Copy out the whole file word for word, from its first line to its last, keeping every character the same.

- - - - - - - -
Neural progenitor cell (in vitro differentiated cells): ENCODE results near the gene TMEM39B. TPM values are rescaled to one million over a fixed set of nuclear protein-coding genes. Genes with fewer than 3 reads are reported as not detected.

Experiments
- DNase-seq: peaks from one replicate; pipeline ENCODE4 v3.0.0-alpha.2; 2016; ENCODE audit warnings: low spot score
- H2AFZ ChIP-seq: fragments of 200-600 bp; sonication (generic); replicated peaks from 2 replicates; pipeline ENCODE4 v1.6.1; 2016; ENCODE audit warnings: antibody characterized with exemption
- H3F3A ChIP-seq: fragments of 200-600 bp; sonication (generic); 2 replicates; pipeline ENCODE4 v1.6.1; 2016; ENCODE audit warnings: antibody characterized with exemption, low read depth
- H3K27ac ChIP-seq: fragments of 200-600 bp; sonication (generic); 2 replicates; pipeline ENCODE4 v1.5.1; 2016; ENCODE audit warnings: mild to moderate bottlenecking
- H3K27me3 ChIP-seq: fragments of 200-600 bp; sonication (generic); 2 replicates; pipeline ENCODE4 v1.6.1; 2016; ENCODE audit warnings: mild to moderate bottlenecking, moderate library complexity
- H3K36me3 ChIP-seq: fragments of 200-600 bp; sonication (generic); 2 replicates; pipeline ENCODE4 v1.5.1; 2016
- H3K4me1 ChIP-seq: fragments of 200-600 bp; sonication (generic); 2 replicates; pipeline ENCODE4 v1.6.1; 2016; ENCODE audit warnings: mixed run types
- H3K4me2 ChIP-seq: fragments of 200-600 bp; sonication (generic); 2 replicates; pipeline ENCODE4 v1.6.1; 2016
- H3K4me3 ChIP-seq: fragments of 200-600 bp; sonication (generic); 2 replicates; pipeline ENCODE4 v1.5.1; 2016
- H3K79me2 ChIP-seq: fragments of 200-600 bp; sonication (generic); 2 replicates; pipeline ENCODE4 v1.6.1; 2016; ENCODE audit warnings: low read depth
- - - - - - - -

Neural progenitor cell (in vitro differentiated cells): ENCODE results near the gene TMEM39B. TPM values are rescaled to one million over a fixed set of nuclear protein-coding genes. Genes with fewer than 3 reads are reported as not detected.

Experiments
- DNase-seq: peaks from one replicate; pipeline ENCODE4 v3.0.0-alpha.2; 2016; ENCODE audit warnings: low spot score
- H2AFZ ChIP-seq: fragments of 200-600 bp; sonication (generic); replicated peaks from 2 replicates; pipeline ENCODE4 v1.6.1; 2016; ENCODE audit warnings: antibody characterized with exemption
- H3F3A ChIP-seq: fragments of 200-600 bp; sonication (generic); 2 replicates; pipeline ENCODE4 v1.6.1; 2016; ENCODE audit warnings: antibody characterized with exemption, low read depth
- H3K27ac ChIP-seq: fragments of 200-600 bp; sonication (generic); 2 replicates; pipeline ENCODE4 v1.5.1; 2016; ENCODE audit warnings: mild to moderate bottlenecking
- H3K27me3 ChIP-seq: fragments of 200-600 bp; sonication (generic); 2 replicates; pipeline ENCODE4 v1.6.1; 2016; ENCODE audit warnings: mild to moderate bottlenecking, moderate library complexity
- H3K36me3 ChIP-seq: fragments of 200-600 bp; sonication (generic); 2 replicates; pipeline ENCODE4 v1.5.1; 2016
- H3K4me1 ChIP-seq: fragments of 200-600 bp; sonication (generic); 2 replicates; pipeline ENCODE4 v1.6.1; 2016; ENCODE audit warnings: mixed run types
- H3K4me2 ChIP-seq: fragments of 200-600 bp; sonication (generic); 2 replicates; pipeline ENCODE4 v1.6.1; 2016
- H3K4me3 ChIP-seq: fragments of 200-600 bp; sonication (generic); 2 replicates; pipeline ENCODE4 v1.5.1; 2016
- H3K79me2 ChIP-seq: fragments of 200-600 bp; sonication (generic); 2 replicates; pipeline ENCODE4 v1.6.1; 2016; ENCODE audit warnings: low read depth